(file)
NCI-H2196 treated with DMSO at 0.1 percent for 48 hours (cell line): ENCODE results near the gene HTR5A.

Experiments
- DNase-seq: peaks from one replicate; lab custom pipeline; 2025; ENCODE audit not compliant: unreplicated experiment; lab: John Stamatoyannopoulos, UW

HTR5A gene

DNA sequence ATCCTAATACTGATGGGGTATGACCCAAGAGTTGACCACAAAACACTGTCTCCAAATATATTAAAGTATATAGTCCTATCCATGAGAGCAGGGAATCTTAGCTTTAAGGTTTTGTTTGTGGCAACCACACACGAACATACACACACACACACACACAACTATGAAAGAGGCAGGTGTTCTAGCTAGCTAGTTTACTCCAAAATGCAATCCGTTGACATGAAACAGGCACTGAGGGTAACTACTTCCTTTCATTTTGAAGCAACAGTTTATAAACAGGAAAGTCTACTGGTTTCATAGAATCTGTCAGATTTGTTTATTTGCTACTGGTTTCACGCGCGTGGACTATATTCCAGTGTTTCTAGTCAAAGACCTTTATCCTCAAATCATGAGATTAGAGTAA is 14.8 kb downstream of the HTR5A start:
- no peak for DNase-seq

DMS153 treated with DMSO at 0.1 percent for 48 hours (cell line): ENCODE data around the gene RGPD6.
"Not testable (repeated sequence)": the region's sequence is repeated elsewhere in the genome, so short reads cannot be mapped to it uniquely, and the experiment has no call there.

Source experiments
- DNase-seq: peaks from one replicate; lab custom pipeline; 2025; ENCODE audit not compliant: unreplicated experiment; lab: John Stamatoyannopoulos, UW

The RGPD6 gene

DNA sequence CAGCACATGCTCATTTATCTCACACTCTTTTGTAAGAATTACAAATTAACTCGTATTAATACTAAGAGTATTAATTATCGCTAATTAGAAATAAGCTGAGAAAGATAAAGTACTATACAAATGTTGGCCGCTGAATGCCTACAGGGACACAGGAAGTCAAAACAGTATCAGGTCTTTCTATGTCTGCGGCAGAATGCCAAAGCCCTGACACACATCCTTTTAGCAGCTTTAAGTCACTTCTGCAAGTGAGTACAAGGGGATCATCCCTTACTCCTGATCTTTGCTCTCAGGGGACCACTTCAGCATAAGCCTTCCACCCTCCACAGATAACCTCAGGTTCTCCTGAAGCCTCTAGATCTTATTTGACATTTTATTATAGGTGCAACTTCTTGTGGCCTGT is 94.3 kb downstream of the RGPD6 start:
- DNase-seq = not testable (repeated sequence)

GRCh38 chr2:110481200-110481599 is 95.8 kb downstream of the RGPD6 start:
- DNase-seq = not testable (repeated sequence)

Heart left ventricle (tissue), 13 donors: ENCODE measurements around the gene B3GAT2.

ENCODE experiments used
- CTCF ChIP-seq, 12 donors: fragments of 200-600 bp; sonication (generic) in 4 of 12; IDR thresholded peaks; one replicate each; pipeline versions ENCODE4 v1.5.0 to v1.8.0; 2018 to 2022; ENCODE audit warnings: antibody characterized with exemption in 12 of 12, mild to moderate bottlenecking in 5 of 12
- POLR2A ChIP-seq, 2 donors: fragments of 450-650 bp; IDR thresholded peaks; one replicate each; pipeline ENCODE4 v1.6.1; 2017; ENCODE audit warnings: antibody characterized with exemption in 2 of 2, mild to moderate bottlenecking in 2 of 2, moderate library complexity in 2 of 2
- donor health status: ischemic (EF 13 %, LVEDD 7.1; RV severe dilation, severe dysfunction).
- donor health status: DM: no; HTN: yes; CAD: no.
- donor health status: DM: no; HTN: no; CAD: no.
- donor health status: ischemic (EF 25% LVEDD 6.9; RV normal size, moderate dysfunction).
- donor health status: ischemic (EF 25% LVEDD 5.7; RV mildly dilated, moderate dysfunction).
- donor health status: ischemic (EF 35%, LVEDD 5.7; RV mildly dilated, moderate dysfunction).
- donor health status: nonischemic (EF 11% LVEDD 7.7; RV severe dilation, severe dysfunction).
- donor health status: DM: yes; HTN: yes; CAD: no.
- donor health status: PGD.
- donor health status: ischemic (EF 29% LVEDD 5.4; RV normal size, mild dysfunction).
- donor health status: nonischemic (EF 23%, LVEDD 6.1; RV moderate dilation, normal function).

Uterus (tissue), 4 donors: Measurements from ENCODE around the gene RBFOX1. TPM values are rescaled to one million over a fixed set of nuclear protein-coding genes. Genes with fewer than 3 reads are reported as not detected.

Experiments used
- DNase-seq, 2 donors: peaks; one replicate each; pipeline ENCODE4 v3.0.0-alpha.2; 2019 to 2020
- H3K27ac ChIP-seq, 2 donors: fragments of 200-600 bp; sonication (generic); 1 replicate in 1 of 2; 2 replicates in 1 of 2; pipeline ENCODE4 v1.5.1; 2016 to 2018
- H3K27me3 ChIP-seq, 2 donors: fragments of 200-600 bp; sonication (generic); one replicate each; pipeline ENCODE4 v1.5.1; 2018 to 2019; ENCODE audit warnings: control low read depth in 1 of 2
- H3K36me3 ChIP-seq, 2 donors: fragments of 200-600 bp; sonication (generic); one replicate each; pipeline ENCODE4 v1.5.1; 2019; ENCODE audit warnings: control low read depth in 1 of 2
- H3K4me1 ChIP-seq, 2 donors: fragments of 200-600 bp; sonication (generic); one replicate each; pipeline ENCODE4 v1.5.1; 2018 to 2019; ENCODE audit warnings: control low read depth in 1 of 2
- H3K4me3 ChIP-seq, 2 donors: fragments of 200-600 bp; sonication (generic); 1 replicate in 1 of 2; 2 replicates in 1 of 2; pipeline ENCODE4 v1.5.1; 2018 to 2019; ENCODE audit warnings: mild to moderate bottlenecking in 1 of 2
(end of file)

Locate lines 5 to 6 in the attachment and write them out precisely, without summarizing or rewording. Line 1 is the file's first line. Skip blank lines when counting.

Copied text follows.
DNA sequence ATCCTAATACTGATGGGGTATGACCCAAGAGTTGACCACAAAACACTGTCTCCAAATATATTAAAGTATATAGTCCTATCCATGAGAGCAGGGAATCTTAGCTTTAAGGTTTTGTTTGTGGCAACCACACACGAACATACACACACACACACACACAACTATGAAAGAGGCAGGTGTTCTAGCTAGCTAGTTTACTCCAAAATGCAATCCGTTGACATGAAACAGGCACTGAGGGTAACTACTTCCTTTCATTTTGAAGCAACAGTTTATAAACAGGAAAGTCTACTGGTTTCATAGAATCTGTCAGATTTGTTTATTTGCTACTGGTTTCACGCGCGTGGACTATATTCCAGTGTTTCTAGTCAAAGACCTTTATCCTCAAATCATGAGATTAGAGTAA is 14.8 kb downstream of the HTR5A start:
- no peak for DNase-seq